Medical coding service involves documentation, assigning appropriate codes, and developing a claim to be paid by Medicaid, Medicare or a commercial payer. Accuracy is a key factor in coding medical claims, as these codes enable the insurance payer to understand the illness or injury of the patient and the method of treatment, and decide whether to reimburse or deny the claim. Central Learning’s 2nd Annual National ICD-10 Coding Contest results provide evidence that the average inpatient medical coding accuracy shows slight improvement. Published recently in the Journal of AHIMA, this contest results revealed that the average inpatient coding accuracy has increased 6% between 2016 and 2017.
This report also compared the average inpatient and outpatient department coder accuracy.
Unlike the first annual ICD-10 contest, this year’s contest included sample cases for coders to familiarize themselves with the Central Learning application prior to competing and a video providing step-by-step instructions was made available to all registrants.
Over 550 coders registered to code 1,636 cases during the August 2017 coding contest. Key findings of the contest results include average coding accuracy details.
- Inpatient coder accuracy was 61%, up from 55 % in 2016 and average outpatient coder accuracy was 41%
- Accuracy in ambulatory surgery centers was 45% in 2017, which is slightly lower when compared to 46% in 2016.
- Accuracy in the emergency department was 36%, up from 33% the previous year.
- DRG accuracy for five new cases in 2017 was 73% and 71%, compared to 72% in 2016.
- Coding productivity per hour: inpatient cases 2.5/outpatient cases 4.8
- Higher productivity decreased coding accuracy by -25.4% and outpatient coding accuracy by -20.3%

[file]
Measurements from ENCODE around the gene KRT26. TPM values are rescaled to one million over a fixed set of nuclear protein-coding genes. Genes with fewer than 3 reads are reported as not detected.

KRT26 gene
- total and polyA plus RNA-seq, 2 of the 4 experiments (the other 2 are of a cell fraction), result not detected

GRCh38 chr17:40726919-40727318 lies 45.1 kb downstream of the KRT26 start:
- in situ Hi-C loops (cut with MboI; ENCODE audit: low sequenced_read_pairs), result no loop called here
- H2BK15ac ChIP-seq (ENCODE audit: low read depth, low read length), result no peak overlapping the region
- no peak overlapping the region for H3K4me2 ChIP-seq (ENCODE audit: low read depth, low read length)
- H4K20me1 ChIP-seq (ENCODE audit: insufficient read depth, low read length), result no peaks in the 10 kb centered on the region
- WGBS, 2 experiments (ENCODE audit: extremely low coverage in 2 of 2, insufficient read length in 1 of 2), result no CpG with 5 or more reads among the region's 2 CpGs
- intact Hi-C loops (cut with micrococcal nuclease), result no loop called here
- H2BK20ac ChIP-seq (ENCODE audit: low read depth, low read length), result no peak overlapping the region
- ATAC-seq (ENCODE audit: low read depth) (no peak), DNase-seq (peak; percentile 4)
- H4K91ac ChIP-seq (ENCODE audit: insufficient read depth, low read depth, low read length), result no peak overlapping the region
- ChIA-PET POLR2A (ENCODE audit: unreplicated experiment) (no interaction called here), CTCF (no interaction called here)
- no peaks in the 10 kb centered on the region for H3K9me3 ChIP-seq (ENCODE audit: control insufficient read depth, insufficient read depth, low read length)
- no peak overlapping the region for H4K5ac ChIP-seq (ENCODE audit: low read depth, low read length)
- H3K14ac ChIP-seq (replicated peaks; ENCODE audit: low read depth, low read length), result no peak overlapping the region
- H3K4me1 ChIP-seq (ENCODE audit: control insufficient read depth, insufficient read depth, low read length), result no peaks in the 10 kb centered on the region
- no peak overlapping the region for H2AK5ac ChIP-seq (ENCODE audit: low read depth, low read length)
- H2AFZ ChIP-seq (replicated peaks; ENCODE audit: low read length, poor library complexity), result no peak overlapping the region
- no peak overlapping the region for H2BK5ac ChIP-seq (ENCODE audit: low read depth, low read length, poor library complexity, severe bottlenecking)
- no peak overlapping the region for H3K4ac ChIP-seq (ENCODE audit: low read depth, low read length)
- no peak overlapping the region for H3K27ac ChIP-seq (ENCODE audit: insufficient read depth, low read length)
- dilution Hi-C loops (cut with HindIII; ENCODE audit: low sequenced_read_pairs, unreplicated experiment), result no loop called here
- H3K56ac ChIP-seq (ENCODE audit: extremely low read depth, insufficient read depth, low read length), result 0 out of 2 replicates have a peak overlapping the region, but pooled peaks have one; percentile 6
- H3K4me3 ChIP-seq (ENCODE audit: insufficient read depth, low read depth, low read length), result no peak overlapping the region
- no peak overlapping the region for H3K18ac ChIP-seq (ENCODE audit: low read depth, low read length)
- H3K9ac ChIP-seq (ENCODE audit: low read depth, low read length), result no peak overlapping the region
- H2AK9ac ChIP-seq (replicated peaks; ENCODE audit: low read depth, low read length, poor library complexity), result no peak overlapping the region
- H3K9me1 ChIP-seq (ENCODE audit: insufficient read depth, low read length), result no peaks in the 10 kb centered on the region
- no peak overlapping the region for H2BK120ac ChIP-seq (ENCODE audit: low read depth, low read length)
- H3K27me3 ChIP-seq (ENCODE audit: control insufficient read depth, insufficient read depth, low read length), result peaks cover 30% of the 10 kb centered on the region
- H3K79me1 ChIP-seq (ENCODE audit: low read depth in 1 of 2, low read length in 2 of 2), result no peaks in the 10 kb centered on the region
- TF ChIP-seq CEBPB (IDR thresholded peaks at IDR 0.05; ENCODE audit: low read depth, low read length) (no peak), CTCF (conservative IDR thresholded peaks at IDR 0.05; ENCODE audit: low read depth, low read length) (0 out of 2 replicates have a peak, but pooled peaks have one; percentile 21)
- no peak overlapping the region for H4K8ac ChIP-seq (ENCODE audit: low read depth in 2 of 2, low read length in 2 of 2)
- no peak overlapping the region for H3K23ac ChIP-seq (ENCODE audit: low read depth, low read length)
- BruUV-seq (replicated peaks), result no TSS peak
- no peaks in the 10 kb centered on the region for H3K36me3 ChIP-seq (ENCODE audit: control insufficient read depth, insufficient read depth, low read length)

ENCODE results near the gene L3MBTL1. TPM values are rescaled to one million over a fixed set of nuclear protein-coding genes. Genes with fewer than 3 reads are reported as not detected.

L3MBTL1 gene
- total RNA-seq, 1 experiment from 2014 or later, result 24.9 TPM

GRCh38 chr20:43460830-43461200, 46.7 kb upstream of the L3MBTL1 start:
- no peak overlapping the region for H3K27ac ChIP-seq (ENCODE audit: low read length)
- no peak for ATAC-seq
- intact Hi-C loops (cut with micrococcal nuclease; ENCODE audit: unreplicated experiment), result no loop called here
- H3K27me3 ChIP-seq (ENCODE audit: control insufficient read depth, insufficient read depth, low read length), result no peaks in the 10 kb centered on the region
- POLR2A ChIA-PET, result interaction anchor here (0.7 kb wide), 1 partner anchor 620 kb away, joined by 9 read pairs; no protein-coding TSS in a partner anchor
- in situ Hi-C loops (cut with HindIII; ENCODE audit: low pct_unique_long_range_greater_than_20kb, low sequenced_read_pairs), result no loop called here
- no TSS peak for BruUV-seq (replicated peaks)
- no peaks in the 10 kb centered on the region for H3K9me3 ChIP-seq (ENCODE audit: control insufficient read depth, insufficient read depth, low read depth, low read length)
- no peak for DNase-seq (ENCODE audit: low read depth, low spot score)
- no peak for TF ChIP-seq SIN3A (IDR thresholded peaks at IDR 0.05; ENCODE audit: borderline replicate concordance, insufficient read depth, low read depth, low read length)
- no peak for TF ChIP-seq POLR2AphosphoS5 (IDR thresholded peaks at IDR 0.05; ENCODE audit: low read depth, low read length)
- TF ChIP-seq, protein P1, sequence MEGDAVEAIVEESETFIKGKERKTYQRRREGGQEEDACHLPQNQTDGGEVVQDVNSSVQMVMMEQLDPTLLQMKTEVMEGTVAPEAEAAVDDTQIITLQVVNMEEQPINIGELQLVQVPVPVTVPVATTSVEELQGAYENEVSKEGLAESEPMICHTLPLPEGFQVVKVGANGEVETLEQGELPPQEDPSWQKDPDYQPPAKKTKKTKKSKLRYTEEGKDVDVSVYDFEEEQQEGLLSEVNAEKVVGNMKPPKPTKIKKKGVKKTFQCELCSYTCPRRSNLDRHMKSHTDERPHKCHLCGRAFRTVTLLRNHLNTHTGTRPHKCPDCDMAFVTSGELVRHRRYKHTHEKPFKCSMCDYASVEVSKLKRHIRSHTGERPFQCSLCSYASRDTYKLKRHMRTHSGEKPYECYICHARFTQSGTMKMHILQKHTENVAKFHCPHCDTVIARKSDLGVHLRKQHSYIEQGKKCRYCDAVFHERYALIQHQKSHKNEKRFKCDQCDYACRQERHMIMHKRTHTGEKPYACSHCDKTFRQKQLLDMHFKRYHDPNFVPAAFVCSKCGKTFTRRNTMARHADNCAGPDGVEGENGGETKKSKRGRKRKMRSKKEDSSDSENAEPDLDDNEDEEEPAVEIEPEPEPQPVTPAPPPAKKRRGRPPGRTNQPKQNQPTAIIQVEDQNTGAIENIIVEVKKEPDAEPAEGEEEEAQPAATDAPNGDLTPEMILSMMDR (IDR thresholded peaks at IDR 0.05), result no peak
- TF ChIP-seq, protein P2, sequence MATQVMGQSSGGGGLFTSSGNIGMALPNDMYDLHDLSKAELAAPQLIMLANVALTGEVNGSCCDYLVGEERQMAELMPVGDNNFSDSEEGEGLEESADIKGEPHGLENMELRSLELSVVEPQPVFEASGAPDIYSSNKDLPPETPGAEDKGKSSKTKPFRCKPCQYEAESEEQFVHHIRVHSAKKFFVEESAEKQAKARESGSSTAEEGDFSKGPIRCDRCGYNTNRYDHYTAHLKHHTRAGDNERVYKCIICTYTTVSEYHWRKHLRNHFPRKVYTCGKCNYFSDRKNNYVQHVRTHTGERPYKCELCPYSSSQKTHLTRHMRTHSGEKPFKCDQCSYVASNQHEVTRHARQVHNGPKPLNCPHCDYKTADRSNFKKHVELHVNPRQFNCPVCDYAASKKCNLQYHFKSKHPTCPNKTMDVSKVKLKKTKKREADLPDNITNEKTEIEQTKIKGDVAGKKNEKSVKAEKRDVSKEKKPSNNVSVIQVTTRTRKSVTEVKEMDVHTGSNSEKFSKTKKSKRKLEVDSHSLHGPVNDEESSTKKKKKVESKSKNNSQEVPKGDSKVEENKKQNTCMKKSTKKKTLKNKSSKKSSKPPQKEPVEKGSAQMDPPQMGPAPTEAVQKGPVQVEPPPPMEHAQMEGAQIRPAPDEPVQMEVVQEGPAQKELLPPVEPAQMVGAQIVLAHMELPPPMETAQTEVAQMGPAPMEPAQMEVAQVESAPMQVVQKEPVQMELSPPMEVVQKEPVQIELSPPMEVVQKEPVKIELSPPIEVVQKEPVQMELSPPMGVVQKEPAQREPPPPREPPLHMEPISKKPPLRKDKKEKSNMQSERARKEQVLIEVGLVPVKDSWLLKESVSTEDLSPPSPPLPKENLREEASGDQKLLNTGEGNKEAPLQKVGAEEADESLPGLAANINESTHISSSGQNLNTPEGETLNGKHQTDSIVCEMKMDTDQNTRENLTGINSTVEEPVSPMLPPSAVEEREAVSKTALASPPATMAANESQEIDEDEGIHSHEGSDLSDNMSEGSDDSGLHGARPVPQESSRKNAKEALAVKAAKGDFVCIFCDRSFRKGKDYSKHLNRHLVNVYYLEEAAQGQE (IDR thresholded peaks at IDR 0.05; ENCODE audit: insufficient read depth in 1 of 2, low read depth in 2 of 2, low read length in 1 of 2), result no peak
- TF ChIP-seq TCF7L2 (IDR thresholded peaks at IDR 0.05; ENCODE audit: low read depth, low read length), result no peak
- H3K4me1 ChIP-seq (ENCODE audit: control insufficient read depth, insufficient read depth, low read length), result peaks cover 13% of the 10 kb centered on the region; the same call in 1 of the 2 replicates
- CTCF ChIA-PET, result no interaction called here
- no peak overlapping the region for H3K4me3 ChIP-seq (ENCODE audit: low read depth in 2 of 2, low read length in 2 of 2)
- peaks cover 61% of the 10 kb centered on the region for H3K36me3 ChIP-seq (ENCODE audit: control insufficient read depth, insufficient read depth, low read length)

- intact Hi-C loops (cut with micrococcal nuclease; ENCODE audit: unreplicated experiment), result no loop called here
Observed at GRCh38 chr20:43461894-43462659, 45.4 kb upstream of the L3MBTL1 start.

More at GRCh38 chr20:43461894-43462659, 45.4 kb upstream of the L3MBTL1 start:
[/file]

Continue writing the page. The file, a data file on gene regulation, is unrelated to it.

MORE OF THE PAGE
Although a slight improvement can be noted, the ambulatory surgery accuracy score decreased. Also, there is room to improve further to achieve a respectable and acceptable ICD-10 and CPT coding accuracy level.
Several areas in which low code accuracy was noted include “congenital malformation, deformations and chromosomal abnormalities;” “diseases of the skin and subcutaneous tissue;” and “certain infectious and parasitic diseases.”
Based on the contest data, some steps that were recommended for HIM directors and coding professionals and entities such as medical coding companies include:
- Continuous assessment of coder’s knowledge in ICD-10 and CPT coding
- Providing targeted ICD-10 education and training to address knowledge gaps
- Supplementing internal coding reviews with monthly external coding audits
- Balancing coding productivity and accuracy performance metrics
- Monitoring coding denials from payers
Sarcoma Coding Is Still Inaccurate
Though the ICD-10 contest results published recently in the Journal of AHIMA shows improvement in inpatient coding accuracy, there are certain rare conditions for which medical coding is still not perfect as recommended by coding guidelines. Sarcoma is one such condition. According to the study results presented at the Connective Tissue Oncology Society Annual Meeting, ICD-9/ ICD-10 coding for sarcoma is inaccurate, and affect the accuracy of the National Cancer Data Base, National Inpatient Sample and other national databases.